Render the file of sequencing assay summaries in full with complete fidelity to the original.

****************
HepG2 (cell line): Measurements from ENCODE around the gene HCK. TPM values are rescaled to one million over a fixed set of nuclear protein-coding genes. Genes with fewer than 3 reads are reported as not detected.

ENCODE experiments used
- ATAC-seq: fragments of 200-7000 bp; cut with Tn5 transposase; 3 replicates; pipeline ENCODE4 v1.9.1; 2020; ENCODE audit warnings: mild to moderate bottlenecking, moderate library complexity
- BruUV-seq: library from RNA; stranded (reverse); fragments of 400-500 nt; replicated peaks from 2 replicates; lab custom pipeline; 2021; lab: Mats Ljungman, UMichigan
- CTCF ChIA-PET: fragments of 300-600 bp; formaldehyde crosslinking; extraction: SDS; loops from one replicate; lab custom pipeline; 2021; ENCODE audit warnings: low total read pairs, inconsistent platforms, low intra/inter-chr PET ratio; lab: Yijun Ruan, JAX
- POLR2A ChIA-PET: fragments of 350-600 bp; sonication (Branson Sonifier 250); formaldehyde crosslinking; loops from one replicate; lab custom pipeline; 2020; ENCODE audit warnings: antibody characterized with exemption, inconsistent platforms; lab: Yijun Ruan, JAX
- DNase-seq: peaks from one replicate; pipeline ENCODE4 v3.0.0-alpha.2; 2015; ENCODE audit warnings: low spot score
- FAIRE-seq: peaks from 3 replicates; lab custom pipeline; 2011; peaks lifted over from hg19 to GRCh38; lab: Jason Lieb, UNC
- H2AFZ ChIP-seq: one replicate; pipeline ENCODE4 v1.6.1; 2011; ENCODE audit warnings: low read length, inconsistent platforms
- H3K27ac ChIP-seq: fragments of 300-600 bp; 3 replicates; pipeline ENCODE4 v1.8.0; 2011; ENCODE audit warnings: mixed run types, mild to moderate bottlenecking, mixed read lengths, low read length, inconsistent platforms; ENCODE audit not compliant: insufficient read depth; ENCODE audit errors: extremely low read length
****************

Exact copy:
HepG2 (cell line): Measurements from ENCODE around the gene HCK. TPM values are rescaled to one million over a fixed set of nuclear protein-coding genes. Genes with fewer than 3 reads are reported as not detected.

ENCODE experiments used
- ATAC-seq: fragments of 200-7000 bp; cut with Tn5 transposase; 3 replicates; pipeline ENCODE4 v1.9.1; 2020; ENCODE audit warnings: mild to moderate bottlenecking, moderate library complexity
- BruUV-seq: library from RNA; stranded (reverse); fragments of 400-500 nt; replicated peaks from 2 replicates; lab custom pipeline; 2021; lab: Mats Ljungman, UMichigan
- CTCF ChIA-PET: fragments of 300-600 bp; formaldehyde crosslinking; extraction: SDS; loops from one replicate; lab custom pipeline; 2021; ENCODE audit warnings: low total read pairs, inconsistent platforms, low intra/inter-chr PET ratio; lab: Yijun Ruan, JAX
- POLR2A ChIA-PET: fragments of 350-600 bp; sonication (Branson Sonifier 250); formaldehyde crosslinking; loops from one replicate; lab custom pipeline; 2020; ENCODE audit warnings: antibody characterized with exemption, inconsistent platforms; lab: Yijun Ruan, JAX
- DNase-seq: peaks from one replicate; pipeline ENCODE4 v3.0.0-alpha.2; 2015; ENCODE audit warnings: low spot score
- FAIRE-seq: peaks from 3 replicates; lab custom pipeline; 2011; peaks lifted over from hg19 to GRCh38; lab: Jason Lieb, UNC
- H2AFZ ChIP-seq: one replicate; pipeline ENCODE4 v1.6.1; 2011; ENCODE audit warnings: low read length, inconsistent platforms
- H3K27ac ChIP-seq: fragments of 300-600 bp; 3 replicates; pipeline ENCODE4 v1.8.0; 2011; ENCODE audit warnings: mixed run types, mild to moderate bottlenecking, mixed read lengths, low read length, inconsistent platforms; ENCODE audit not compliant: insufficient read depth; ENCODE audit errors: extremely low read length